The Federal Court of Justice recently stated that the lease of assets by shareholders to their subsidiaries no longer falls under the principle of equitable subordination. The court stated that shareholders are no longer considered subordinated creditors in this respect. Thus, rental payments made in the year preceding the opening of insolvency proceedings cannot be clawed back on the basis of the rules applying to the repayment of a shareholder loan.
There is some uncertainty in self-administration proceedings as to the scope and content of a 'substantial impairment of interests', which will lead the court to refuse an application for self-administration and, where alleged by creditors, will trigger severe consequences for the restructuring process. A recent Cologne District Court decision has further clarified the definition of a 'substantial impairment of interests'.
The Federal Court of Justice recently ruled that the presumption of an intentionally disadvantageous transaction based on awareness of impending illiquidity can be rebutted if the debtor has made a congruent payment against a fair and immediate consideration which was essential for the continuation of the business and beneficial to the creditors.
The German Federal Court of Justice has refused to recognise an English scheme of arrangement in relation to the German branch of an insurance company, finding that such recognition would be contrary to EU Regulation 44/2001. The judgment was based on specific insurance-related provisions of the Judgment Regulation, suggesting that outside the scope of these specific provisions, schemes will be recognised in Germany.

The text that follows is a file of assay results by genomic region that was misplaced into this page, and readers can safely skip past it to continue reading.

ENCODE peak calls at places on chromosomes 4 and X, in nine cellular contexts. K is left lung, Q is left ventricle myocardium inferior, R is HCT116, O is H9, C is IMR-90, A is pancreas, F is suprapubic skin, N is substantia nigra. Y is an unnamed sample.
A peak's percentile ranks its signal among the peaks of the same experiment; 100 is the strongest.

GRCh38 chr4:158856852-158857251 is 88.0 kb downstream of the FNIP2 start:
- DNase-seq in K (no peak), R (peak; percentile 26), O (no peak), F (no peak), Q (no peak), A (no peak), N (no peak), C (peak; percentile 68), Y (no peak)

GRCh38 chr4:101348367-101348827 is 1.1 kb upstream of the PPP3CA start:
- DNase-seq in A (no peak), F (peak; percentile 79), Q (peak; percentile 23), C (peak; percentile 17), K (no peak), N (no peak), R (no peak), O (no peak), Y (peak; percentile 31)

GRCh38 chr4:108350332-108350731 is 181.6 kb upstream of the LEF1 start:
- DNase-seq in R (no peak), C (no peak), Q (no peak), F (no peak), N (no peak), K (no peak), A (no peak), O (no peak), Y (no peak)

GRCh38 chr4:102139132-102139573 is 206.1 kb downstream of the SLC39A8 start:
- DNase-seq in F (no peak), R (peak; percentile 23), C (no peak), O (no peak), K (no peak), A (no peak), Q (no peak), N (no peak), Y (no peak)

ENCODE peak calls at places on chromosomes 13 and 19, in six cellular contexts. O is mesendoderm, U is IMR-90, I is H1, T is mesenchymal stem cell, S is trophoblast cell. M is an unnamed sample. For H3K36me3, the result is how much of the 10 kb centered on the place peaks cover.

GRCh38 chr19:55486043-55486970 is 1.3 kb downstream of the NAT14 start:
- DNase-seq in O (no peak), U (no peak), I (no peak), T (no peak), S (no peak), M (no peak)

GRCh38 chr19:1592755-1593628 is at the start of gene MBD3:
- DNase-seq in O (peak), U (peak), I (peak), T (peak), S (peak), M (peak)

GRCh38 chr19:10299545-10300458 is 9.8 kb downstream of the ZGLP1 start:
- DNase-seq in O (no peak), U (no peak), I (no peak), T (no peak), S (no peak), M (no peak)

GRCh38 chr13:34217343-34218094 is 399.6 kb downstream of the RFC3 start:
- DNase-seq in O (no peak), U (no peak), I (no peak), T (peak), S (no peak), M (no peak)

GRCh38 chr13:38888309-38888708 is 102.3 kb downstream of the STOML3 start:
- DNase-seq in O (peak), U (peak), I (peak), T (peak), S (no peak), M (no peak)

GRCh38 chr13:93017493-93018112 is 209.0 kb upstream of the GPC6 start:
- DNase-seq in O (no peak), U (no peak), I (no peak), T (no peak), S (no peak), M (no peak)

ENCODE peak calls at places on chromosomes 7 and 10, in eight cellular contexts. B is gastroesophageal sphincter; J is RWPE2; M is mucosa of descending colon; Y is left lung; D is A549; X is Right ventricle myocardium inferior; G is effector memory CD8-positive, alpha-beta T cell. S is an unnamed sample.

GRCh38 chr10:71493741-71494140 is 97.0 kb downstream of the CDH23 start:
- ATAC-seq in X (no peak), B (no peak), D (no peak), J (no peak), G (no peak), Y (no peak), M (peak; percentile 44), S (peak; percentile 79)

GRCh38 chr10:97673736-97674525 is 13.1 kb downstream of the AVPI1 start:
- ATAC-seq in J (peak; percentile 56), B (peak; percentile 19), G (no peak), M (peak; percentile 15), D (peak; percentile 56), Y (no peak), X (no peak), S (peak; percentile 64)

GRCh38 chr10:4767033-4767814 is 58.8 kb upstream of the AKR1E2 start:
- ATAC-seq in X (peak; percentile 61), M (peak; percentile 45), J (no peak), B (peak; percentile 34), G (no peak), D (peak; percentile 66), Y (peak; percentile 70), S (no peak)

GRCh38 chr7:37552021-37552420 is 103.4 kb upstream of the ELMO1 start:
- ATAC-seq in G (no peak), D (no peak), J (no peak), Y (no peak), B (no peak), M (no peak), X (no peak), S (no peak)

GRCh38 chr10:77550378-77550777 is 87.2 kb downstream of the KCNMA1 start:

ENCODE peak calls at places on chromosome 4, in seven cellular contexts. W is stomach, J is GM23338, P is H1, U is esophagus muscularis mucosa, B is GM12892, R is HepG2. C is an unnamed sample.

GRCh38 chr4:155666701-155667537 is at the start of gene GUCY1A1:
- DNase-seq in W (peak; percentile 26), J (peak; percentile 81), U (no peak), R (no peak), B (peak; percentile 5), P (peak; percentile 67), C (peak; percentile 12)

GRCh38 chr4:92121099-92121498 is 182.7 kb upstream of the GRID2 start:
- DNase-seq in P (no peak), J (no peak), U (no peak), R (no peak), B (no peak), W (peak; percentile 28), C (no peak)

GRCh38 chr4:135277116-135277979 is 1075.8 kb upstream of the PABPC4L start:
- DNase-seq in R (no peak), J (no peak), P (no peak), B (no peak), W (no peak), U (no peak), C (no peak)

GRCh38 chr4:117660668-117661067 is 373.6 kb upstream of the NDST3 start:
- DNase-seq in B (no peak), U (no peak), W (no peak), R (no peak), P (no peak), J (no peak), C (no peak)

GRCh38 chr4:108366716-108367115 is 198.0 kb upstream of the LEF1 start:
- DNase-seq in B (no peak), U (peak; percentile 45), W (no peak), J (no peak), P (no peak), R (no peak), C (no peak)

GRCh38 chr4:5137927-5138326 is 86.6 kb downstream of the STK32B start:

The Federal Court of Justice has clarified that a former shareholder will be subordinated to its claim under a loan only for a one-year period. The ruling has been widely accepted by German legal scholars and practitioners. However, some legal authors have criticised the ruling, since they think that it could create questionable incentives for delays in filings for insolvency in order to overcome the one-year period of subordination.
The Reform Act on insolvency law, which aims to facilitate the restructuring of companies within insolvency proceedings, recently entered into force. The main scope of the act is to strengthen the creditors' influence throughout preliminary insolvency proceedings, particularly by involving the creditors at an early stage in the selection of the insolvency administrator.
Parliament recently adopted various changes to the insolvency law, which aim to facilitate the restructuring of operating companies. The revisions are intended to improve the prospects of a successful restructuring; involve the debtor and creditors in the selection of the preliminary insolvency administrator; and improve the reliability and predictability of insolvency proceedings.
Following a ruling by the Federal Court of Justice, when faced with a contestable transaction an insolvency administrator now has a second option to satisfy the creditors. Instead of pursuing claims for restitution before a national court, it may choose to sell them in order to increase the value of the insolvency estate immediately.
Managing directors of a crisis-shaken company are obliged to file for the opening of insolvency proceedings within three weeks of an insolvency event arising. Managing directors are personally liable for any payments which they make out of the company's assets during that three-week period. However, a recent court ruling held that payments made by managing directors with a view to an intended restructuring are permissible.